DiAngelo’s disavowal of objectivity can be traced at least as far back as her dissertation, in which she analyzes whiteness “as a set of racialized relations that are historically, socially, politically and culturally produced,” resulting “in White domination of people of color.” As a result, “whiteness is a function of racism, and refers to the dimensions of racism that serve to elevate Whites.”

As defined by DiAngelo, whiteness is “a set of locations that are historically, socially, politically and culturally produced, and which are intrinsically linked to dynamic relations of domination.” In referring to a “set of locations,” DiAngelo is invoking Ruth Frankenberg’s 1993 book The Social Construction of Whiteness: White Women, Race Matters, in which Frankenberg defines whiteness as (1) “a location of structural advantage, of race privilege” (2) “a ‘standpoint,’ a place from which White people look at ourselves, at others, and at society” and (3) “a set of cultural practices that are usually unmarked and unnamed.” For DiAngelo and other whiteness scholars, then:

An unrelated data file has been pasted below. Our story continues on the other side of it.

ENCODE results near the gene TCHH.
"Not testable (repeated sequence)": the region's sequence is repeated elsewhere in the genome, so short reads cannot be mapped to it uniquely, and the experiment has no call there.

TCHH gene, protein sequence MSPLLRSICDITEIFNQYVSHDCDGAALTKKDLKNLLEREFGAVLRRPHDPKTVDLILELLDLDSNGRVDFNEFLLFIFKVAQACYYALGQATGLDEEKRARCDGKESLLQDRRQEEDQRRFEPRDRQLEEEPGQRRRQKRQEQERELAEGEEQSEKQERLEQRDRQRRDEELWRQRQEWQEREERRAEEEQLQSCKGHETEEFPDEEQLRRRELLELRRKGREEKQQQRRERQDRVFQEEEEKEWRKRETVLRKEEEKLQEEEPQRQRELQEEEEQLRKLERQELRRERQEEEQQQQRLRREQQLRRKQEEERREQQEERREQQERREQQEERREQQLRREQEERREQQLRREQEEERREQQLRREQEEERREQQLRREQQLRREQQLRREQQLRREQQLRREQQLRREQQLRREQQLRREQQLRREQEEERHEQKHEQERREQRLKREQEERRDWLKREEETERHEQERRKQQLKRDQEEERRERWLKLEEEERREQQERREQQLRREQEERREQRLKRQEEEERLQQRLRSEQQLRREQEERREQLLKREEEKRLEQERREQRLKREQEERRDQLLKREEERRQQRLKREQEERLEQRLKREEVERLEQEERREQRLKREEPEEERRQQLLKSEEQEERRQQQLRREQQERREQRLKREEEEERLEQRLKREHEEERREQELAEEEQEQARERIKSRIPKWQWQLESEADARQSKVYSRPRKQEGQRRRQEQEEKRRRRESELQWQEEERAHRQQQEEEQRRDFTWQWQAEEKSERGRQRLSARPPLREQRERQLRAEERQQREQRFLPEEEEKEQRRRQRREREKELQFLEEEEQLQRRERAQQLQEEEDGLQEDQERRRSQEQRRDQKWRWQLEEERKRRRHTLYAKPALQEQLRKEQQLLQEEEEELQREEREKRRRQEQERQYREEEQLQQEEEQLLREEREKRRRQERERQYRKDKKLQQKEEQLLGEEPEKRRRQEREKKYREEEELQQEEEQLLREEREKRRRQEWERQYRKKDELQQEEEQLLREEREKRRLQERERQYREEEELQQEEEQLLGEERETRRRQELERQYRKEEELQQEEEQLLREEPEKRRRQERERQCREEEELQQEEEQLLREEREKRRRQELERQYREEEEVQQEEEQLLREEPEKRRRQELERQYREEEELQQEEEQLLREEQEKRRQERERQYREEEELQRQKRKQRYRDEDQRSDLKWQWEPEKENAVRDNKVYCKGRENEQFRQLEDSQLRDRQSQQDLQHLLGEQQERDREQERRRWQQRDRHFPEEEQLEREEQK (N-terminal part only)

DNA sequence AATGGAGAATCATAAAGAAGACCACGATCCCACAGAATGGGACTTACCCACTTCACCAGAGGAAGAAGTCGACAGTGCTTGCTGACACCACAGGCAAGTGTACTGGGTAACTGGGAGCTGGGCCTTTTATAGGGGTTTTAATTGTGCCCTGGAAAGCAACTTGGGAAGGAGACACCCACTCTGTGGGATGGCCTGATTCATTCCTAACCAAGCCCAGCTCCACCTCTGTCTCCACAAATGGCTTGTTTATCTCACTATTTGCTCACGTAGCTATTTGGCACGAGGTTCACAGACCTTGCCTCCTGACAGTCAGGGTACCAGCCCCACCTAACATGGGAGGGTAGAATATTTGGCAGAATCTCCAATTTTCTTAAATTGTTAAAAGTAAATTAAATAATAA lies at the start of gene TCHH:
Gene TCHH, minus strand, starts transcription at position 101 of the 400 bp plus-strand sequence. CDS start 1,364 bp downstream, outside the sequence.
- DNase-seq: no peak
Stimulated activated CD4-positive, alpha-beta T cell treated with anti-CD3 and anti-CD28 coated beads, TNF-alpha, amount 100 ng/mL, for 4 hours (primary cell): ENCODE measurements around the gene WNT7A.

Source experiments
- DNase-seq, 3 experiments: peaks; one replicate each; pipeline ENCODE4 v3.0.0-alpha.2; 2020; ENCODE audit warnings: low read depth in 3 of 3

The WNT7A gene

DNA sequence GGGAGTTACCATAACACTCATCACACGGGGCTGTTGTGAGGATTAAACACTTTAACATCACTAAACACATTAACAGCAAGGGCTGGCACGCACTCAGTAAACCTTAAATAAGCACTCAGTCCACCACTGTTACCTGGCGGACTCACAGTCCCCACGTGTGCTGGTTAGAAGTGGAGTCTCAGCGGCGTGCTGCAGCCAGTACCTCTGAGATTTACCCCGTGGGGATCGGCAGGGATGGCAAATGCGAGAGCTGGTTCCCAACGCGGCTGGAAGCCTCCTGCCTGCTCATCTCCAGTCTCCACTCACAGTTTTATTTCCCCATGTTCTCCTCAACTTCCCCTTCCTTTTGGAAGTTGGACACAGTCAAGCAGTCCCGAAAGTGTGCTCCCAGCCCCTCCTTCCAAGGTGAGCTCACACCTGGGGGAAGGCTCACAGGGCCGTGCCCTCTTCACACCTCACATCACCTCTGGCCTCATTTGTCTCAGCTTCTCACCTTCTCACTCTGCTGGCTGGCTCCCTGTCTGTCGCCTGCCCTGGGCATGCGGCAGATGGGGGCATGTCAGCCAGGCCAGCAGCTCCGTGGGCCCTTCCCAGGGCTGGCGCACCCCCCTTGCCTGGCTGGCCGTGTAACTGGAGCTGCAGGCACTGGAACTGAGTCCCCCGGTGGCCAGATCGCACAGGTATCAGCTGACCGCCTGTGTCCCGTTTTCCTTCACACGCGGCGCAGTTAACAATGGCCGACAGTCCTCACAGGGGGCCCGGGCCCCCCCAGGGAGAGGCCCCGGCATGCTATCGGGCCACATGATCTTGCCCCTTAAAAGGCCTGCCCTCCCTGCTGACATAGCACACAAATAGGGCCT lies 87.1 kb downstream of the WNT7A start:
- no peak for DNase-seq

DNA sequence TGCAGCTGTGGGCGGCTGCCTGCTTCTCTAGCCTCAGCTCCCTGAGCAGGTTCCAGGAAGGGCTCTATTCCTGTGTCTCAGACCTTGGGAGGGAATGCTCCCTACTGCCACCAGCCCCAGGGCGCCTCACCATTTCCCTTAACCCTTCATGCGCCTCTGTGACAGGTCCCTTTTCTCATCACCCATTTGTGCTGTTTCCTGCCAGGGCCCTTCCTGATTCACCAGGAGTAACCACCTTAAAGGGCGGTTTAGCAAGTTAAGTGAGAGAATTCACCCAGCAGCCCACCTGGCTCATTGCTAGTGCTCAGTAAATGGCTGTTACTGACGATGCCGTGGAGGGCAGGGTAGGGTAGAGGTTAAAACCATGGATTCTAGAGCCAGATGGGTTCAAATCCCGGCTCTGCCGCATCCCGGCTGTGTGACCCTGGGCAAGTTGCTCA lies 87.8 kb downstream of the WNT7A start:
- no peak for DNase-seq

Whiteness is dynamic, relational, and operating at all times and on myriad levels. These processes and practices include basic rights, values, beliefs, perspectives and experiences purported to be commonly shared by all but which are actually only consistently afforded to white people. Whiteness Studies begin with the premise that racism and white privilege exist in both traditional and modern forms, and rather than work to prove its existence, work to reveal it.

In previous work, I have pointed out that, in beginning “with the premise that racism and white privilege exist in both traditional and modern forms, and rather than work[ing] to prove its existence, work[ing] to reveal it,” Whiteness Studies indulges in circular reasoning.